National Cancer Institute NCI Cancer Bulletin: A Trusted Source for Cancer Research News
May 19, 2009 • Volume 6 / Number 10

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Featured Article

An Experimental Treatment Improves Survival for Patients with Neuroblastoma

A microscopic view of a typical neuroblastoma with rosette formation A microscopic view of a typical neuroblastoma with rosette formation

An experimental treatment significantly improved progression-free survival in patients with neuroblastoma at high risk for recurrence, including many young children, researchers from the Children’s Oncology Group (COG) reported last week. Speaking at a press briefing sponsored by the American Society of Clinical Oncology (ASCO), the trial’s lead investigator, Dr. Alice Yu from the University of California, San Diego, said the finding makes the treatment—an antibody-based immunotherapy—“the new standard of care” for patients with high-risk neuroblastoma.

Because of the significant early benefit seen in patients given the experimental treatment, randomization in the NCI-sponsored trial was stopped and the trial was altered so that all enrolled patients can receive the immunotherapy. “We are expending an enormous amount of effort to ensure that this treatment can be available to those children with neuroblastoma for whom the immunotherapy has been shown to be effective,” said Dr. John Maris from the Children’s Hospital of Philadelphia and chair of COG’s Neuroblastoma Committee.

Neuroblastoma is the most common cancer diagnosis in the first year of life. The disease arises in children in the developing cells of the sympathetic nervous system, and it often appears as a tumor in the chest or abdomen. Overall, more than 90 percent of those under 1 year of age survive for 5 years, but rates are much lower for patients who have distant disease.

The trial, which will also be presented in 2 weeks at the ASCO annual meeting in Orlando, involved more than 220 patients with certain clinical and biological factors that put them at high risk for recurrence. The trial’s main objective was to determine the role in the treatment of high-risk neuroblastoma of the ch14.18 monoclonal antibody. The antibody stimulates an immune response to the tumor by binding to a glycolipid (a fat molecule attached to a carbohydrate) known as GD2 that sits on the surface of neuroblastoma cells.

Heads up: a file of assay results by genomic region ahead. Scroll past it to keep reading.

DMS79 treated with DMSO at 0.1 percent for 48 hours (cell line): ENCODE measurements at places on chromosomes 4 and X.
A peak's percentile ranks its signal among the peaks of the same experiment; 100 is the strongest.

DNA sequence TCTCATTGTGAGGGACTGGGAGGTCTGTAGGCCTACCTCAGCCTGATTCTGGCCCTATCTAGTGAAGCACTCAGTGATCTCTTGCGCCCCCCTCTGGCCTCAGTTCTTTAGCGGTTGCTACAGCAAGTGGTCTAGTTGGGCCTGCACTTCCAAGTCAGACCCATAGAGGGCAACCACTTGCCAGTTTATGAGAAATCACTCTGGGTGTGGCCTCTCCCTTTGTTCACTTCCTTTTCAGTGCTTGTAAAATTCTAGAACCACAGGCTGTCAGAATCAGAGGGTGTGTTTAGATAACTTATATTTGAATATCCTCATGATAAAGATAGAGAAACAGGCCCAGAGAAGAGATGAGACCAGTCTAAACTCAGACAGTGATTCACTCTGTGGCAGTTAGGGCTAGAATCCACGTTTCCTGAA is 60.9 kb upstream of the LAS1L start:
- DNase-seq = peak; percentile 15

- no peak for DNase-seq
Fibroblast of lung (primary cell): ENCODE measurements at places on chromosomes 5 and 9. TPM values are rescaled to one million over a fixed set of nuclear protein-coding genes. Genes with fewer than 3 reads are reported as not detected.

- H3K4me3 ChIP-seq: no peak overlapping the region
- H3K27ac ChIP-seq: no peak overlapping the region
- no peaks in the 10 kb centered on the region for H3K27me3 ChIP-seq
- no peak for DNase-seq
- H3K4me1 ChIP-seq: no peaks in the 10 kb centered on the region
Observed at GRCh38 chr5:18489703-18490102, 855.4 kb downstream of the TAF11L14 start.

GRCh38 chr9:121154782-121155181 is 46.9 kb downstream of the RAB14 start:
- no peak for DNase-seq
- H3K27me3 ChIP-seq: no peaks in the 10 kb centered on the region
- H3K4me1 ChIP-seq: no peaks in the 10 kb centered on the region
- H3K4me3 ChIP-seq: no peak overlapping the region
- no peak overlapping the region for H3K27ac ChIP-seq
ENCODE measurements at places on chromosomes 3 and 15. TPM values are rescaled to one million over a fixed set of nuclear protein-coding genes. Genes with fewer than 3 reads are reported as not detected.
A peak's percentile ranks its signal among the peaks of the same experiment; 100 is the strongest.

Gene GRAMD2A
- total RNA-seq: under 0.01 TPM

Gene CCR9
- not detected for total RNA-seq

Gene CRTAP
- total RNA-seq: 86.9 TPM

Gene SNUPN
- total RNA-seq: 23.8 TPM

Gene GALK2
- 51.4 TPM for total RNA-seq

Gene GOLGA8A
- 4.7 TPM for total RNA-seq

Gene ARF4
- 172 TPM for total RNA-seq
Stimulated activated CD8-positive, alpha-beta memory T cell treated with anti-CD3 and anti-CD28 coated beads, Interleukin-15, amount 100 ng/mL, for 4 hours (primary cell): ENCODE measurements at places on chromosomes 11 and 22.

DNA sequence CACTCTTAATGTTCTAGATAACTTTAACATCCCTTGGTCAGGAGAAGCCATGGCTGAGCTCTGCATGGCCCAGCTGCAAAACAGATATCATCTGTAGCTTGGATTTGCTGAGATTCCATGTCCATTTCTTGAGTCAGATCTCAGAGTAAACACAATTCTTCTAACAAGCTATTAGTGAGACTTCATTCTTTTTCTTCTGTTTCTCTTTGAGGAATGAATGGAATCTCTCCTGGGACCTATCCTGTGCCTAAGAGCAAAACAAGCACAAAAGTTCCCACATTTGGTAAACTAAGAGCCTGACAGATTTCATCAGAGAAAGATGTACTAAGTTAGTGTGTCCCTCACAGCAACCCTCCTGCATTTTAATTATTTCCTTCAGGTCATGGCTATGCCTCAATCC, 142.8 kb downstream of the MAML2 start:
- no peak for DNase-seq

All patients in the trial had responded to standard therapy, which includes intensive chemotherapy, surgery, and a stem cell transplant, followed by radiation therapy. Half were then randomized to receive standard treatment with 13-cis-retinoic acid (RA) alone, while the others received RA plus the experimental treatment, consisting of the ch14.18 monoclonal antibody plus an alternating regimen of two immune-stimulating cytokines, GM-CSF and IL-2.

Progression-free survival at 2 years was 66 percent in the immunotherapy arm and 46 percent in the standard treatment arm, and overall survival at 2 years was 86 percent and 75 percent, respectively. Some significant side effects were associated with the immunotherapy, including pain and an accumulation of fluid in the body caused by vascular leakage, but they were “quite manageable and reversible,” Dr. Yu said.

The trial marks several firsts, Dr. Yu noted, including being the first study to definitively demonstrate that a monoclonal antibody-based immunotherapy with cytokines is an effective cancer treatment. NCI’s Cancer Therapy Evaluation Program (CTEP) is sponsoring clinical trials of the ch14.18 monoclonal antibody, and NCI’s Biopharmaceutical Development Program (BDP) at NCI-Frederick is manufacturing the agent. NCI has on hand a supply of ch14.18 that is being used to treat patients in the trial, said Dr. Stephen Creekmore, chief of NCI’s Biological Resources Branch. BDP is continuing to produce the agent, he added, and more will be available in 2010.

NCI is seeking private-sector collaborators for the continued development of ch14.18 through a Cooperative Research and Development Agreement. Based on the trial results, said Dr. Malcolm Smith, CTEP’s associate branch chief for pediatric oncology, several biotechnology companies have expressed interest in further developing the antibody for commercialization.

The COG study will continue as an “open-label” trial so that children with neuroblastoma can receive the effective immunotherapy. NCI will also sponsor a new ch14.18 clinical trial through COG that will allow collection of additional toxicity and safety data to help support an application to the FDA for marketing approval of ch14.18.

The COG study results, Dr. Smith stressed, “are a critical step in a more than 20-year line of research on antibody-based immunotherapy by NCI and NCI-supported researchers to bring a new life-saving treatment to children with aggressive neuroblastoma.”

—Carmen Phillps

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